Thursday, November 27, 2008

Philippines: Our First Anti-poverty Battlefield

How do we choose our first battlefield? The first skirmishes should be conducted in the Philippines. Why? First, this blog writer has spent almost forty years researching and analyzing the Philippine rich-poor gaps and their causes. Among the fruits of the efforts are world billionaires’ wealth-making tactics.

World elites have used very effective large-scale entrepreneurial tools to keep themselves atop the world’s wealth and power pyramids. All of the tools are familiar to managerial employees: large-scale entrepreneurship, joint ventures, state aid, capital markets, research and development, corporate groups, world markets, milking cow banks, and business cultures.

The logic thereby asserts itself: why can’t employee and managerial masses as large entrepreneurial groups simply copy the elite’s proven big-business ways? The skilled masses’ success will create billions of jobs for the bottom classes, who may thence join the perpetual corporate formation movement until all of the poor get redeemed.

This entire blog details such strategy as applied to the Philippines. If millions of the world’s employees and managers teamed up and invested capital, skills, contacts and credit worthiness together with their Philippine counterparts, the result can only be thousands of corporate joint ventures rising all over the Philippines each year.

Concurrently, if the Philippines’ 30 million-strong employee and managerial masses used mass voting potential to control state, they may force passage of laws that facilitate and perpetuate mass entrepreneurship in the country. One such law may channel ten percent of taxes and state bonds towards entrepreneurial loans to thousand-employee ‘investment unions.’ The condition: use the loans to set up joint ventures with foreign companies.

Joint ventures generally quadruple local capital thru foreign investments and machinery loans. Hence, the state’s say P200 billion in yearly mass entrepreneurship loans may create thousands of joint venture companies worth P800 billion each year. At this scale of corporate formation, it will not take long before all 68 million or so Philippine poor (56 million of them Elementary level) get employed in jobs that afford good education, which lead to permanent middle class incomes.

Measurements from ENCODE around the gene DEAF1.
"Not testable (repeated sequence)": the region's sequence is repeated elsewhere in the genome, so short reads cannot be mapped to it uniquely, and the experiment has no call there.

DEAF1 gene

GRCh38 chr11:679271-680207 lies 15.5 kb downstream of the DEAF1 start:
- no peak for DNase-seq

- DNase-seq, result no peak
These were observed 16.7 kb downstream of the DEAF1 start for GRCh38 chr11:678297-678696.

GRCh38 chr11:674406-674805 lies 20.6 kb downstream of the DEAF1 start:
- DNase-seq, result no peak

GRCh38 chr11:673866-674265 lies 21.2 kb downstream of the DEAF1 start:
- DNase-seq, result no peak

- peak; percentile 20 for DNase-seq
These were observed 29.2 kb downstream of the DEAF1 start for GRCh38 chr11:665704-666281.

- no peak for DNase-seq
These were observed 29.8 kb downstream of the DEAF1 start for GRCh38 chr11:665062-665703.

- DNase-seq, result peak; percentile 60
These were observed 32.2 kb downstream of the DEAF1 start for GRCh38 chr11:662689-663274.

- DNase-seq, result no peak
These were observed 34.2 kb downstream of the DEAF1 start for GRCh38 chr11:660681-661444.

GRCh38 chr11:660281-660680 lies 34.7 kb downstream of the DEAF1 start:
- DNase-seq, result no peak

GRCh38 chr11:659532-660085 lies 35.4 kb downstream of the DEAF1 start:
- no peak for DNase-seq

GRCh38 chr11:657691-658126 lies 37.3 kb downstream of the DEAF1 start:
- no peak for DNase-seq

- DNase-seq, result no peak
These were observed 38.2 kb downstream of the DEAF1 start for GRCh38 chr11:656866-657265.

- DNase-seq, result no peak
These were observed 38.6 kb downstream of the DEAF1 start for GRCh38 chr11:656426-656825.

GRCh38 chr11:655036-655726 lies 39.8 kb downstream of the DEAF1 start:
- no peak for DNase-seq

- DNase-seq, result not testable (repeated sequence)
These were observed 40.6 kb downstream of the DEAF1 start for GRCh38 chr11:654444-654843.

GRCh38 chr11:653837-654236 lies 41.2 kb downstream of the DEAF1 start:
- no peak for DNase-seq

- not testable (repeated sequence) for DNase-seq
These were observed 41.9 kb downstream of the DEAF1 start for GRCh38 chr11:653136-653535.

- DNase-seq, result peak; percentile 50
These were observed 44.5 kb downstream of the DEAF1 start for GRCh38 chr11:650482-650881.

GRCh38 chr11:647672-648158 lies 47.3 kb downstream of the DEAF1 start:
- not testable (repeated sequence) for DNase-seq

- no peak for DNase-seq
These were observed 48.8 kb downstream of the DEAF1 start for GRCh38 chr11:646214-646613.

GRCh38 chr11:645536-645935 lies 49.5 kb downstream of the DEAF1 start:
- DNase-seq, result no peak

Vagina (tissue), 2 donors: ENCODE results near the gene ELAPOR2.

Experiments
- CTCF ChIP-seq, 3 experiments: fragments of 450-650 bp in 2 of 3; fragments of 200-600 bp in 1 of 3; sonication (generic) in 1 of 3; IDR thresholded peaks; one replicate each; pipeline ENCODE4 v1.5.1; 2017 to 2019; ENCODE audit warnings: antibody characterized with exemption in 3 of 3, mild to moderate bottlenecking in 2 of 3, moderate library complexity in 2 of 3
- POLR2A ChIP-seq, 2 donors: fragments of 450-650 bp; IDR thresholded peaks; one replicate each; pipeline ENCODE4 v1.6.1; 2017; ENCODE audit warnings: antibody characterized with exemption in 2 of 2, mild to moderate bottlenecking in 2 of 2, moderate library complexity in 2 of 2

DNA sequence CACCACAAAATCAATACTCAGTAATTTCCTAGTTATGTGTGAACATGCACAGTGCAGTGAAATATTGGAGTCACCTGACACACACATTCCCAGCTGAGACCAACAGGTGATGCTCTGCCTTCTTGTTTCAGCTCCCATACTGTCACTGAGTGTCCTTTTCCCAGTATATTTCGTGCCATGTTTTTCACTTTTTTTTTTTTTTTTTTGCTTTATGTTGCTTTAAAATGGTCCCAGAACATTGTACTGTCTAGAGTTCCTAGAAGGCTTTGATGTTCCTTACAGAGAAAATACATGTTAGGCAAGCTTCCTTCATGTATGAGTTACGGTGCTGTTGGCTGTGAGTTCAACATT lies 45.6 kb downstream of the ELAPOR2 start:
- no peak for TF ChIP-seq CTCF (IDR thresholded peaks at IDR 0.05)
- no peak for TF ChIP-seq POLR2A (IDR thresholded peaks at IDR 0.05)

Our anti-poverty cyber army’s success in the Philippines should enhance its confidence to conduct similar campaigns in one 3rd World country after another. Conversion of billions of poor into high-earning employees and ‘mass entrepreneurs’ will create a constantly growing world market for all the world’s businesses. Business prosperity worldwide will further speed up liberation of ‘les miserables’ to turbo rates.

So how do we start the first Philippine skirmish? The next articles break down the author’s Philippine anti-poverty tactics to chewable portions. An international cyber army’s help is critical to the schemes. The motivators for all warriors are what we all want: great friendships, fun and adventure in tropical paradises, acquisition of wealth, and a happy, fulfilled spirit on earth and thereafter.

Wednesday, November 26, 2008

Poverty & Recession Slayers: New Investments in the 3rd World

Economic recessions and crises are inevitable. Recessions are really thousands of companies undergoing business cycles that go on the downswing at relatively the same time. Even in business, what comes up must come down. There is never a permanent up!

What’s the major pulling force? The culprit appears to be market saturation. A point will always be reached when buyers can buy no more. Here are two bare bones examples: